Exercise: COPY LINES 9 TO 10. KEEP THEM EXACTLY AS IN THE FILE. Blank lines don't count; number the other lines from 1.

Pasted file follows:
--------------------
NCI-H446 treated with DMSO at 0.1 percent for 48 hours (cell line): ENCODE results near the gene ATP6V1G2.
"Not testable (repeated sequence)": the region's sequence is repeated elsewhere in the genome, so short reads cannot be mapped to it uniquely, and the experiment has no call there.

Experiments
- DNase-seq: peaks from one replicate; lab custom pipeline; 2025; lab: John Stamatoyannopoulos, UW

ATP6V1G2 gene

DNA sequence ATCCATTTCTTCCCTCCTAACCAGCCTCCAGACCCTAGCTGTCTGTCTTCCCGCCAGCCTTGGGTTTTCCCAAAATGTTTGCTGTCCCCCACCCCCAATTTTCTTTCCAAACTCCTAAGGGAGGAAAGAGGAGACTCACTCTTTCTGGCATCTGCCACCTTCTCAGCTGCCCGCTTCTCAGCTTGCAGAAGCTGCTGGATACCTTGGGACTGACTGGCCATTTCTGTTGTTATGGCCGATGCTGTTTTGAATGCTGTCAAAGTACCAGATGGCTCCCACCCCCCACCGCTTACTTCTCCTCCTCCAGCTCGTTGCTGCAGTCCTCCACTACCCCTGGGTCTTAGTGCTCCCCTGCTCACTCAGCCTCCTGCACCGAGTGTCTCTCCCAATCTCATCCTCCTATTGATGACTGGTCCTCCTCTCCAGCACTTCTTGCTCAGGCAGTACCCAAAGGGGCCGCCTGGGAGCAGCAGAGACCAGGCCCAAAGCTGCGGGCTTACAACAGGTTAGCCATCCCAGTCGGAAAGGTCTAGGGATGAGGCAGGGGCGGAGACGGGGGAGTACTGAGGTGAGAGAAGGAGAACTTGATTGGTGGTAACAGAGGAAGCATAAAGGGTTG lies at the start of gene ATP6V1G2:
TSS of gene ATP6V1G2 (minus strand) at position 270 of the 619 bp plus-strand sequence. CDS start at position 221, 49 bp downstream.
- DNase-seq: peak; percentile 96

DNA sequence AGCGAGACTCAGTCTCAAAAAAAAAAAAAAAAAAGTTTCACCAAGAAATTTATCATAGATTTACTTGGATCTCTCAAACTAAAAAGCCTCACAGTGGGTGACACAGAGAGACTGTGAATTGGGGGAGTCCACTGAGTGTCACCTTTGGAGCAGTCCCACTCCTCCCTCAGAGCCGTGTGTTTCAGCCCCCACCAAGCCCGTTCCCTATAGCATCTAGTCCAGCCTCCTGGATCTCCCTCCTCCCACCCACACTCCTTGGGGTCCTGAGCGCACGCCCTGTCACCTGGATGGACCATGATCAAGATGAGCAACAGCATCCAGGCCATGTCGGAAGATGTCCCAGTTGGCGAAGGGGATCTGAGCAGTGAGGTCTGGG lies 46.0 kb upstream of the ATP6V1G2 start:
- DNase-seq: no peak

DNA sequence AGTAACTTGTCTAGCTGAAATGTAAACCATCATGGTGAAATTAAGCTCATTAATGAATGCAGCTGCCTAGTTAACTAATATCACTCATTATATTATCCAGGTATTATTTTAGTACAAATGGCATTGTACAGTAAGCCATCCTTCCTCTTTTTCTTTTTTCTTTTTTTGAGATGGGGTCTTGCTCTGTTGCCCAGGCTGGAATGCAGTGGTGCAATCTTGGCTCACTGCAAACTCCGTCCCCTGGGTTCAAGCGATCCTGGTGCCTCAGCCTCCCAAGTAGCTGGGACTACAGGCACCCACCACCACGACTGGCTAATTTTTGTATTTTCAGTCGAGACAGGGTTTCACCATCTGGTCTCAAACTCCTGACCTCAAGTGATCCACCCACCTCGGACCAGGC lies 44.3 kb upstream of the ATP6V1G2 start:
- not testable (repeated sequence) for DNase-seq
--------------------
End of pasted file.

DNA sequence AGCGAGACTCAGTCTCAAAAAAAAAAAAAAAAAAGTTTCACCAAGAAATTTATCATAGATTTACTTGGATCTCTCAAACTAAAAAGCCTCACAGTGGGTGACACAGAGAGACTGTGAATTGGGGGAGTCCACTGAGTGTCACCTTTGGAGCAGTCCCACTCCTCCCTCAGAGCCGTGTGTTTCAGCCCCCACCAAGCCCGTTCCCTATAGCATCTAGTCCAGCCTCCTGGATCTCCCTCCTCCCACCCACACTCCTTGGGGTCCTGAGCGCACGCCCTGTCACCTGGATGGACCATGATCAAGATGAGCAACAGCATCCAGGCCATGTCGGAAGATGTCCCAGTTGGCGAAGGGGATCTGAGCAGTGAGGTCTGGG lies 46.0 kb upstream of the ATP6V1G2 start:
- DNase-seq: no peak